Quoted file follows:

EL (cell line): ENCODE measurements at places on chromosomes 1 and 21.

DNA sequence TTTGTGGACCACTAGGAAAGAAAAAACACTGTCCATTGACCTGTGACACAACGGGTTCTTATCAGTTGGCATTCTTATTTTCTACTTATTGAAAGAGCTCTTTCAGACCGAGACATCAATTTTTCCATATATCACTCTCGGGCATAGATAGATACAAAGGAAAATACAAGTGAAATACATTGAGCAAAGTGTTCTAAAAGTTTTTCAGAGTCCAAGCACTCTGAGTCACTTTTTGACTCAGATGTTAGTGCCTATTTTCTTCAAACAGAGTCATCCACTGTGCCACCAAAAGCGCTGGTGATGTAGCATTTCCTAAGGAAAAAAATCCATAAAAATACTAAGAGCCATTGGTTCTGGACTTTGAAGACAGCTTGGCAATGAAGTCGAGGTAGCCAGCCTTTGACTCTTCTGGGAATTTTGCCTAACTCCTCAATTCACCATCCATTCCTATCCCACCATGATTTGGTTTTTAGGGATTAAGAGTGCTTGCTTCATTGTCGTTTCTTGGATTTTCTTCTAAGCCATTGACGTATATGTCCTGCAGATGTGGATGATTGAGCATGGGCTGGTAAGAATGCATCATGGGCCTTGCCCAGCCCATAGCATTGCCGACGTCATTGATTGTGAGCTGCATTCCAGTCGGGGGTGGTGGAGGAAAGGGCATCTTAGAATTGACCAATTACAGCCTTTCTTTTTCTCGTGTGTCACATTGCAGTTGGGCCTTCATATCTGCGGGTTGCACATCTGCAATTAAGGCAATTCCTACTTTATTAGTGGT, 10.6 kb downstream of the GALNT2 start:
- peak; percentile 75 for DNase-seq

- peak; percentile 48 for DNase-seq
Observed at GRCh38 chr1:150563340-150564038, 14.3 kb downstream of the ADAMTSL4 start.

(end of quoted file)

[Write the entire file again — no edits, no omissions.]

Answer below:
EL (cell line): ENCODE measurements at places on chromosomes 1 and 21.

DNA sequence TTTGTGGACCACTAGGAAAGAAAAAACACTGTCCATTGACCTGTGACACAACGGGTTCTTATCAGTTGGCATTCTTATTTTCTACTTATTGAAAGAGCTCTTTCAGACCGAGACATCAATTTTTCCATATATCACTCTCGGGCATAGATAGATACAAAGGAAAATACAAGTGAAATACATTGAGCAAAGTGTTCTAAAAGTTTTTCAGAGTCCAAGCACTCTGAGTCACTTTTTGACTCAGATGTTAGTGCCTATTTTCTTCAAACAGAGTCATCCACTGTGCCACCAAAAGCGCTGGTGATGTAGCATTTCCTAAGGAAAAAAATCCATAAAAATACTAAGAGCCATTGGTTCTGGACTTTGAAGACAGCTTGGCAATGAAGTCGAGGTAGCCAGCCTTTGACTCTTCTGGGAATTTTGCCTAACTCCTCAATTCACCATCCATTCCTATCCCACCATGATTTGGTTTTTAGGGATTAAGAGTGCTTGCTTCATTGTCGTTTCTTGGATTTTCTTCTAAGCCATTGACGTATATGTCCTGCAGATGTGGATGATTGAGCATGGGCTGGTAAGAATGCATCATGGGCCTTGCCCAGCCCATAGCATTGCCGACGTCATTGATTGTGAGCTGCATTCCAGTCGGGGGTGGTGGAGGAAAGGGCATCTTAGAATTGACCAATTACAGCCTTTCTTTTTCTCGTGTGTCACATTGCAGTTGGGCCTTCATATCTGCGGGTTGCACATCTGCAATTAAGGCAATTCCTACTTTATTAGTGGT, 10.6 kb downstream of the GALNT2 start:
- peak; percentile 75 for DNase-seq

- peak; percentile 48 for DNase-seq
Observed at GRCh38 chr1:150563340-150564038, 14.3 kb downstream of the ADAMTSL4 start.